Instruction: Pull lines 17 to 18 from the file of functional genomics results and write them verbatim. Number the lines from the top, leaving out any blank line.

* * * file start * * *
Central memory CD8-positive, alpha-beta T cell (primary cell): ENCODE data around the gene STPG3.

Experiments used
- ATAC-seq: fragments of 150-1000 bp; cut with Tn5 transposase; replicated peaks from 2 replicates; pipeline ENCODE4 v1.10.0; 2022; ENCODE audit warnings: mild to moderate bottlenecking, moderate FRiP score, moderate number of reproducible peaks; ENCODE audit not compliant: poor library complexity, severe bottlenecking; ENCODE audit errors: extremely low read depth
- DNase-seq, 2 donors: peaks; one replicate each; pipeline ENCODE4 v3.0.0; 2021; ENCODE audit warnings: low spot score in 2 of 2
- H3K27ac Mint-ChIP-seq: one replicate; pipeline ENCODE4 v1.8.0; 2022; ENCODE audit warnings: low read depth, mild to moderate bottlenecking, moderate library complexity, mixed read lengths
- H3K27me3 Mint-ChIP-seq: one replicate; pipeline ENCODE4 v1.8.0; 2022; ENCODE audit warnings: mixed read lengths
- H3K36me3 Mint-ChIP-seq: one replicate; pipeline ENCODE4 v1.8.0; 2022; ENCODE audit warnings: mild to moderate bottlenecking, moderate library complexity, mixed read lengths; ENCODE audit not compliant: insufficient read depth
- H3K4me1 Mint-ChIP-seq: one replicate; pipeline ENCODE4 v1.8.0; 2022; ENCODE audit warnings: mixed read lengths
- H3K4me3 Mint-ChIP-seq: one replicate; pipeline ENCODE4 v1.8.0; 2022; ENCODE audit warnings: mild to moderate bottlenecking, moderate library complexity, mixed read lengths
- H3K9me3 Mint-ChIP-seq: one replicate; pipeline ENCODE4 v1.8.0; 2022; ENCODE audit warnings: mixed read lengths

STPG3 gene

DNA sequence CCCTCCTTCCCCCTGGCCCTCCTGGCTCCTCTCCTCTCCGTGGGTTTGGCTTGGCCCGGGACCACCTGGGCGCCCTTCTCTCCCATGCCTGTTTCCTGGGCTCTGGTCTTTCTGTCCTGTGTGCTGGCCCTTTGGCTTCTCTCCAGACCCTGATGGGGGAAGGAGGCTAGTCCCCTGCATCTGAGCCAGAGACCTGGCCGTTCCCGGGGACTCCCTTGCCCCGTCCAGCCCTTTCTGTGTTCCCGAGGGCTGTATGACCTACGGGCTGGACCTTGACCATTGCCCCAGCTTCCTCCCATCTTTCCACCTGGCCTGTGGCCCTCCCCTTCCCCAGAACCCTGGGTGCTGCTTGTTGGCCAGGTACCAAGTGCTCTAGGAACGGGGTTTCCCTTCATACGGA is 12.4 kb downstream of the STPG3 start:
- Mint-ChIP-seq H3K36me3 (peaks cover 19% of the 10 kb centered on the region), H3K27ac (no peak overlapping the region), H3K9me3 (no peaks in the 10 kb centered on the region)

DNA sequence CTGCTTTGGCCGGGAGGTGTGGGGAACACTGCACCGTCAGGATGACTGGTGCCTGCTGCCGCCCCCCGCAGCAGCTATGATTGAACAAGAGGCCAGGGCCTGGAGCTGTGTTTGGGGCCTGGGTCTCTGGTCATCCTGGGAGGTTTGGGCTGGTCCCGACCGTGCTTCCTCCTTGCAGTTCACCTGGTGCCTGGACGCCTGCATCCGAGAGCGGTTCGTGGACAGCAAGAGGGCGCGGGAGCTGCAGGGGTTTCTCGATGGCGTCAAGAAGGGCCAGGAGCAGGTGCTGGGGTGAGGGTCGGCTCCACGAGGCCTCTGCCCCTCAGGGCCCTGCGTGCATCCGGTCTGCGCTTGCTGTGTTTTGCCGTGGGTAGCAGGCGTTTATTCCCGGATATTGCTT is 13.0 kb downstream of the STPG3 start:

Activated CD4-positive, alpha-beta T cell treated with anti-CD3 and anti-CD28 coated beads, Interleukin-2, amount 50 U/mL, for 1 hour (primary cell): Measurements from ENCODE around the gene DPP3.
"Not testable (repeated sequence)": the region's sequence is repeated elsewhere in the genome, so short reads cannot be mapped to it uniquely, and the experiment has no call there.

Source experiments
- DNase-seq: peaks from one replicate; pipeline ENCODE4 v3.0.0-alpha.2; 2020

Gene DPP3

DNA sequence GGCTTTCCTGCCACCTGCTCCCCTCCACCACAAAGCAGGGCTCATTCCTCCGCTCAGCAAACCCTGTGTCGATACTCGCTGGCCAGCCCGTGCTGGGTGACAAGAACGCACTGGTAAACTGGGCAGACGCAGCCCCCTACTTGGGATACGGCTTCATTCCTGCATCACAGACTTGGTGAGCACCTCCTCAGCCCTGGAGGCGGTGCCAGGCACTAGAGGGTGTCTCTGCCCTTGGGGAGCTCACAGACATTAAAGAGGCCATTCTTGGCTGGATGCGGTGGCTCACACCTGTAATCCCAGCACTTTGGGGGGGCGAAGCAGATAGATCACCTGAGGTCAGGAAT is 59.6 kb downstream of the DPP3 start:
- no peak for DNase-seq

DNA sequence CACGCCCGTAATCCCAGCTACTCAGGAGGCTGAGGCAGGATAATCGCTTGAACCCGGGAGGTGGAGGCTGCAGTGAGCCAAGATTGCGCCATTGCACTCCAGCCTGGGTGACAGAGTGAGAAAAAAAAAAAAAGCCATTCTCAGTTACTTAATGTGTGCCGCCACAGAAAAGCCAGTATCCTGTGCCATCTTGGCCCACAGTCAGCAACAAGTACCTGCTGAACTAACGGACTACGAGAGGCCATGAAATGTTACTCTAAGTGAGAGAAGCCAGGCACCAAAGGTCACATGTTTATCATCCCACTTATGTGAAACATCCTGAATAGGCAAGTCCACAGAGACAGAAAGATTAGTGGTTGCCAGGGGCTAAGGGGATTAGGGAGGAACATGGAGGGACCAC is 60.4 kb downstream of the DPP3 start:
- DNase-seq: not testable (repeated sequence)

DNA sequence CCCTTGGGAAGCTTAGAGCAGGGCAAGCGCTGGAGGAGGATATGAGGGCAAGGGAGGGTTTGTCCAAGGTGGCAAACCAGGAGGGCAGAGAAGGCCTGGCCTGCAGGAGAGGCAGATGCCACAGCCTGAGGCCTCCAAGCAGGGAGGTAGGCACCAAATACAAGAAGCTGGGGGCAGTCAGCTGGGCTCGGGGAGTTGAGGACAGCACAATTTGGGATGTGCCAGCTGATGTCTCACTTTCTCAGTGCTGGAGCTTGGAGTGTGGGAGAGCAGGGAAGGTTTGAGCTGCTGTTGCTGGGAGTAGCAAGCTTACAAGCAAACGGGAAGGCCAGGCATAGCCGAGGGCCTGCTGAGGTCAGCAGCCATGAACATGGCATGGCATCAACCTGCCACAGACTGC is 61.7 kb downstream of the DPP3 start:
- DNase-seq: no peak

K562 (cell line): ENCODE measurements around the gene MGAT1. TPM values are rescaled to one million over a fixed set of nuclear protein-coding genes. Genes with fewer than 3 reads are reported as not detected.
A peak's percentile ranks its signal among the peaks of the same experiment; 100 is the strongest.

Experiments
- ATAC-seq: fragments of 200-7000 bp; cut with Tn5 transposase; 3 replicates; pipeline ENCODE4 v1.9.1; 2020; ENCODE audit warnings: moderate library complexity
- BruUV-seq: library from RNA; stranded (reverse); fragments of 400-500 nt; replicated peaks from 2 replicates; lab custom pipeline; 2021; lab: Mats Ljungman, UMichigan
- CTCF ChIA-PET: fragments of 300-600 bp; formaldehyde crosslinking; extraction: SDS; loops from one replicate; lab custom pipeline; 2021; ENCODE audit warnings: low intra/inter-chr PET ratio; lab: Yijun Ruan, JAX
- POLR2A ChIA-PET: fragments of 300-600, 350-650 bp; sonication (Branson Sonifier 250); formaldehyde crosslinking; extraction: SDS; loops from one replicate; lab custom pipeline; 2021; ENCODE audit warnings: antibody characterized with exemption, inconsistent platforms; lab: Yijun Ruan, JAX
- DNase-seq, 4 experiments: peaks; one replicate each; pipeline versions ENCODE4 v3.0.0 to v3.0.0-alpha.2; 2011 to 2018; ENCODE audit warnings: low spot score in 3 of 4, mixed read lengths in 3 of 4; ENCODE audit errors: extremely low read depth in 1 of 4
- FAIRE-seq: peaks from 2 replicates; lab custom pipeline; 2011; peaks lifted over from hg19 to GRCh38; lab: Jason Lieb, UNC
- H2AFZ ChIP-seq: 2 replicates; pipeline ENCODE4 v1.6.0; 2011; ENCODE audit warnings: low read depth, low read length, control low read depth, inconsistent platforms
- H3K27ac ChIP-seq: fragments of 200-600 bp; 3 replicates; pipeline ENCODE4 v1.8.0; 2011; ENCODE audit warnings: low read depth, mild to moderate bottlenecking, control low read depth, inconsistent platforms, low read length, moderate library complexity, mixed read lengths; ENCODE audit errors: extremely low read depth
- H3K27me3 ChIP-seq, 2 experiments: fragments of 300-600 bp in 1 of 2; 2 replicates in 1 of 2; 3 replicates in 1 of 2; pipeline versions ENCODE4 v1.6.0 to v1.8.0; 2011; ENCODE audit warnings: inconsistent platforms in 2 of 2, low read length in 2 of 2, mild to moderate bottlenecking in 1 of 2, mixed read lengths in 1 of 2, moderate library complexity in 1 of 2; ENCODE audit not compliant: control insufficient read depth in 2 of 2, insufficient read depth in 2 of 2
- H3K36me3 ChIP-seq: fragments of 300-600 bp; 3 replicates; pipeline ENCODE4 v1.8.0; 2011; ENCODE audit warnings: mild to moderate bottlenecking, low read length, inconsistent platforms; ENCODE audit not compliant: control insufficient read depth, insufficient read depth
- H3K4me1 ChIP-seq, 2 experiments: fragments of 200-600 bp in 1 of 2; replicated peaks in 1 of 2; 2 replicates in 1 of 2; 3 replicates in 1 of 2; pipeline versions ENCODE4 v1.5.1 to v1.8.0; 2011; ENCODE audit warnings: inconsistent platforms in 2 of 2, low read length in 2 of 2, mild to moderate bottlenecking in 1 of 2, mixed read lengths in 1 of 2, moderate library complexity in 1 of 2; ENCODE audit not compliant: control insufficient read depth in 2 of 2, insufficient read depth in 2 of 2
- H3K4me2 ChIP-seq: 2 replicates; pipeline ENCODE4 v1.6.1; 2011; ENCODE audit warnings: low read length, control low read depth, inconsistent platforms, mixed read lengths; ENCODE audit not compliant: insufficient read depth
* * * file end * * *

Source experiments
- DNase-seq: peaks from one replicate; pipeline ENCODE4 v3.0.0-alpha.2; 2020